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'Patronising' Pink 'Beer For Her' Does Not Go Down Well On Twitter

'Patronising' Pink 'Beer For Her' Does Not Go Down Well On Twitter

From Bic pens to razors, retailers have come under fire for creating pink products “just for women” time and time again. But it seems they haven’t learned their lesson.

Czech beer brand Aurosa has been branded “patronising” and “f**king stupid” by people on Twitter for creating a pink bottle to make #BeerForHer.

The beer, launched by entrepreneur Martina Smirova, was launched abroad earlier this year, but the backlash kicked off after it made its London debut last week.

A post shared by Aurosa (@aurosa_official) on

On the Aurosa website, Smirova says the beer is “designed for the ladies”.

“Aurosa #BeerForHer was created to support, encourage and connect women in their every day life, all while signifying that their feminine nature does not have to be compromised,” she says.

“I created Aurosa #FORHER as a reminder that women shouldn’t forget that they can succeed in all aspects of life without having to adapt or sacrifice their natural tenderness and femininity.

“I was able to succeed in an industry that disregards women and in which it is very hard to start a business in, and many other women who chose to pursue their ambitions, no matter how impossible it all seemed, without sacrificing our nature.”

But on Twitter, people have said the beer is more “patronising” than empowering.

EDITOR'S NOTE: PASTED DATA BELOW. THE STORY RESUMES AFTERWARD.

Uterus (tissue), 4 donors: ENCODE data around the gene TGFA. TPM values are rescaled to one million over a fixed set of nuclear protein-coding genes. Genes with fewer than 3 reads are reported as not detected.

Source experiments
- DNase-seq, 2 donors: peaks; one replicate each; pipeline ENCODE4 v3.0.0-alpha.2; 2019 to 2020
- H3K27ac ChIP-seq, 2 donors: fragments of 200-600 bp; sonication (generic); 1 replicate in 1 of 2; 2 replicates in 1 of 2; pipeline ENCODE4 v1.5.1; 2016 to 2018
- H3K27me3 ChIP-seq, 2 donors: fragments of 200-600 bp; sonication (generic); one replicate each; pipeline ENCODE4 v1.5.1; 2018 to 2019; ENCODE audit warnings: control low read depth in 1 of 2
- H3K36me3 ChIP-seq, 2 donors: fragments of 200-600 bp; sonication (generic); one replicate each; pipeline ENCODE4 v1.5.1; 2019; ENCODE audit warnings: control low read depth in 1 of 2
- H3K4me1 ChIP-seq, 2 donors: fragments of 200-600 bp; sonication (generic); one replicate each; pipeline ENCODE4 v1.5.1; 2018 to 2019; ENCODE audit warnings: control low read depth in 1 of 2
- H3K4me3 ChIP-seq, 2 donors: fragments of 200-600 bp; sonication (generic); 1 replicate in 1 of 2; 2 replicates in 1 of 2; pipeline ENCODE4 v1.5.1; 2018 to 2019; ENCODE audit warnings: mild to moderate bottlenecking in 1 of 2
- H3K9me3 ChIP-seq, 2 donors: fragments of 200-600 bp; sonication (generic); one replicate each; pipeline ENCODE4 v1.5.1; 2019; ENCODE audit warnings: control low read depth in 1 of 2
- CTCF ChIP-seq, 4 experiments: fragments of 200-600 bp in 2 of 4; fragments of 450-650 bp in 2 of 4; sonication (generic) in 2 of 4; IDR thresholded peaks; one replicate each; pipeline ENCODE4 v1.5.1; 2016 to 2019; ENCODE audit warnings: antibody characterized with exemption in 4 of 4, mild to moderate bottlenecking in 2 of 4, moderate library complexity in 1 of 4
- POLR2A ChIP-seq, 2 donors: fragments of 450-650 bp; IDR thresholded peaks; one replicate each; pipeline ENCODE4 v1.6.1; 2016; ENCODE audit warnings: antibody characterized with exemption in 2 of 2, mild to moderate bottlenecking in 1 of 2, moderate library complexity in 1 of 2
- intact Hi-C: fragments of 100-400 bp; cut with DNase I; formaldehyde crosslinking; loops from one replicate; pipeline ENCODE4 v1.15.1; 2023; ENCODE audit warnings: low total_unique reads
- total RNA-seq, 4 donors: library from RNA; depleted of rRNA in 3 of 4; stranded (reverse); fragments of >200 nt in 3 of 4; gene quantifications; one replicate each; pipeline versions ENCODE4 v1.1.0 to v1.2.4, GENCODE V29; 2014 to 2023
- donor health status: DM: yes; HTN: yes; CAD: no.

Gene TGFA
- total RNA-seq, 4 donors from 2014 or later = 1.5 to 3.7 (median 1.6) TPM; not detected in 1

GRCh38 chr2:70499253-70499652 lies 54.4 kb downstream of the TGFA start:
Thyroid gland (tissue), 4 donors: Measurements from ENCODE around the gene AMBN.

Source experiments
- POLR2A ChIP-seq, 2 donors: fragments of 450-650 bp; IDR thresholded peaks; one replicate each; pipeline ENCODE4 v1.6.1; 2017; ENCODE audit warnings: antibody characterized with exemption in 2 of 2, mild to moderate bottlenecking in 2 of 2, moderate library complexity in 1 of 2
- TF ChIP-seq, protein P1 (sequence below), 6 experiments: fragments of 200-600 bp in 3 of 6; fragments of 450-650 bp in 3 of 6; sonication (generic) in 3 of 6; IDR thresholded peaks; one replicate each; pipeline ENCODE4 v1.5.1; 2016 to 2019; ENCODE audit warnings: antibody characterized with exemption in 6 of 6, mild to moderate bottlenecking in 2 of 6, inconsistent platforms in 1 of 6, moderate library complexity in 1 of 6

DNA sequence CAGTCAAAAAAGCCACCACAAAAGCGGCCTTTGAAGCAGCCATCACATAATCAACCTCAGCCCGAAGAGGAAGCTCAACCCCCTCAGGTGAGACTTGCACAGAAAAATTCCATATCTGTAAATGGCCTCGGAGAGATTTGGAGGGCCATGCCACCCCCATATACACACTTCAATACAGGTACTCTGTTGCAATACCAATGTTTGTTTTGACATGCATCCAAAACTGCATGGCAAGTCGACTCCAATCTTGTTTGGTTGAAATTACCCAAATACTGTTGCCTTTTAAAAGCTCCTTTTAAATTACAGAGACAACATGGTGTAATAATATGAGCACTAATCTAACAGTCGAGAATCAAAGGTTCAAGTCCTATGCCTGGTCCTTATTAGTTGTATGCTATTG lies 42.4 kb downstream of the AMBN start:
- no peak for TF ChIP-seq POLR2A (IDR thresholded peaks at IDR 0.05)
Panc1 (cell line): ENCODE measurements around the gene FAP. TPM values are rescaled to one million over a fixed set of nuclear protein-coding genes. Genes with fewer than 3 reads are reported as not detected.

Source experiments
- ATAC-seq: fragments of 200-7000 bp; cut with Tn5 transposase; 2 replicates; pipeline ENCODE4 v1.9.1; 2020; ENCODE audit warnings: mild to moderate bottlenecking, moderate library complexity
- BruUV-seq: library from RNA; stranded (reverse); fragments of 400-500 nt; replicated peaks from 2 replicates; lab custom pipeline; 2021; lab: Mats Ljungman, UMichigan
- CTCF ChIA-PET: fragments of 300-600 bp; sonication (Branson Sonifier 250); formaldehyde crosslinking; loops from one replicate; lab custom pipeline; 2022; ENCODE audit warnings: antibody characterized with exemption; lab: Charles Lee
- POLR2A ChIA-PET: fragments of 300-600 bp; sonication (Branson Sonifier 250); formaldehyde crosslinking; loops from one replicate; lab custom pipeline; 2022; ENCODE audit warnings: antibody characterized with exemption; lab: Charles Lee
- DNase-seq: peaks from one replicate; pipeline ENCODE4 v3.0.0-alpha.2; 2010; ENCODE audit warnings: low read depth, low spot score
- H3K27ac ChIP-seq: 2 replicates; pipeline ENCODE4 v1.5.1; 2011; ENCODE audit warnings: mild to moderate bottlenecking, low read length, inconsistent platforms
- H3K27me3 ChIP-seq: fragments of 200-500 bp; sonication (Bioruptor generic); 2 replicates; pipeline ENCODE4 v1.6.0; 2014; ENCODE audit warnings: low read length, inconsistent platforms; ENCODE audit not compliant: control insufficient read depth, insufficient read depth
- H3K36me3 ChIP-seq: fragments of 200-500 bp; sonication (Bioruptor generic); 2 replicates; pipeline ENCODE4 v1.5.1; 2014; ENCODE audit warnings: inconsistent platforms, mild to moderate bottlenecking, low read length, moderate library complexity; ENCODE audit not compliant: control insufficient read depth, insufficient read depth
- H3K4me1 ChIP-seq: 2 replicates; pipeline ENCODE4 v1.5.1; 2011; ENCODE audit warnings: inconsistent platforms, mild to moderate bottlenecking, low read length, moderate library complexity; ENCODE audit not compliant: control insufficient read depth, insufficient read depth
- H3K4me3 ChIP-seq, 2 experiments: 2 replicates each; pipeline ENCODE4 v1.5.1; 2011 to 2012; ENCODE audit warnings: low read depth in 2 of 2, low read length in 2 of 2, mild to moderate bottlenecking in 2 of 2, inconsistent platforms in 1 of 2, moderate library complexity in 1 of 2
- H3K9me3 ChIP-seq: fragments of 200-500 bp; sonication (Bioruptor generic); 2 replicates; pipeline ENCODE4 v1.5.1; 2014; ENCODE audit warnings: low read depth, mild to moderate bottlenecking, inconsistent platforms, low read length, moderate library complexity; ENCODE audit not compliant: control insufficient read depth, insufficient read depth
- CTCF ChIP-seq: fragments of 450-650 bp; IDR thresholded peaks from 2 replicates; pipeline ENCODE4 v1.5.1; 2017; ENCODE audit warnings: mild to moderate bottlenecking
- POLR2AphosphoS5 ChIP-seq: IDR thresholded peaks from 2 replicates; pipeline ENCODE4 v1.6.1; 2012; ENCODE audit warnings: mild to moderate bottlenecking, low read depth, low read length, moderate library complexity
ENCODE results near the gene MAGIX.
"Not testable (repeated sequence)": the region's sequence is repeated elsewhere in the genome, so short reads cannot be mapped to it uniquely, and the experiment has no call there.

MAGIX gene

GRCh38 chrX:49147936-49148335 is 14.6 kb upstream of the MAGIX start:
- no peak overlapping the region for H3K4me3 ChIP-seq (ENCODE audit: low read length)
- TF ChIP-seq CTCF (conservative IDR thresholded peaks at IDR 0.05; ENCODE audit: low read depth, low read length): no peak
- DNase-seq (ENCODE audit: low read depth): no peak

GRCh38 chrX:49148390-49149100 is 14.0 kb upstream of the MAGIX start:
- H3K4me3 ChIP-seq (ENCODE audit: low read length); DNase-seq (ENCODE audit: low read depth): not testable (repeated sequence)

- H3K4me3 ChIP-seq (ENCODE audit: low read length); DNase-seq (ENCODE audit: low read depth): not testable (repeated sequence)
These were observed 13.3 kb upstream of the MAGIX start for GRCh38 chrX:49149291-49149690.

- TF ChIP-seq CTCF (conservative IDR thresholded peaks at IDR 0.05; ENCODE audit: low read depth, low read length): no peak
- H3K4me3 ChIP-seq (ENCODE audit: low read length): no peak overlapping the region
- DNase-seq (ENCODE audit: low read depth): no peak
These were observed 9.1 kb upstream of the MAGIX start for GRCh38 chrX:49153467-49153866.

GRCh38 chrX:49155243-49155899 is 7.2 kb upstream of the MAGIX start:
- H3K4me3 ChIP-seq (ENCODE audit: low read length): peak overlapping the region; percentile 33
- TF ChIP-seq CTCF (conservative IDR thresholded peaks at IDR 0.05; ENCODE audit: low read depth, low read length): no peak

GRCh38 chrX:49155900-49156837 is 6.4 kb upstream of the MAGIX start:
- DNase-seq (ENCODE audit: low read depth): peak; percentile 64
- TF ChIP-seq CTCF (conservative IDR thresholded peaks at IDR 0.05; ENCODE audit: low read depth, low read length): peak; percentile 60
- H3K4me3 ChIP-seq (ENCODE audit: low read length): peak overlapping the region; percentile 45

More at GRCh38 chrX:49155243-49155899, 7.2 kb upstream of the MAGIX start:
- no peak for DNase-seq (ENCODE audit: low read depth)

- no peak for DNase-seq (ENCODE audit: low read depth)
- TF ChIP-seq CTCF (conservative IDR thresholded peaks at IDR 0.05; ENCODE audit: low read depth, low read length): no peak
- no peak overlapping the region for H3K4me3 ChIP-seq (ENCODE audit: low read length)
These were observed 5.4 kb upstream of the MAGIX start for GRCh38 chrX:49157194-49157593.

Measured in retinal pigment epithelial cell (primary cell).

In response to the backlash, Aurosa posted a status to its Facebook page, saying “beer, wine or any alcohol has no gender”.

“However, the beer industry is largely dominated by men. And culturally, even as more women enter the industry as brewers, pub owners and drinkers, beer can still pretty much feel like a masculine affair,” the company said.

“Statistically speaking, women are inclined to drink less beer. Why? Brewers, men and generally, the society have operated under the misconception that women do not like beer or that it is a man’s drink. This has been rendered into the media and the marketing system. The tasteless and sexist marketing that brewing companies use illustrates that point clearly.”

Aurosa added that it “never intended to take part in sexism, feminism or the like”.

“It was never intended to dictate what women should or shouldn’t drink,” it said.

“We are simply a brand that wants to offer beer in an elegant and beautiful bottle, something that has not been done before, for those women who want it and who’s lifestyle we fit.”

The beer isn’t the only pink product to make headlines recently. Last week Cards Against Humanity launched a “for her” set that’s not only pink but costs more.

But the big difference between the beer and the cards is that the latter is a parody product, poking fun at the ridiculous, overpriced products aimed at women. Not that’s a pink product we can get on board with.

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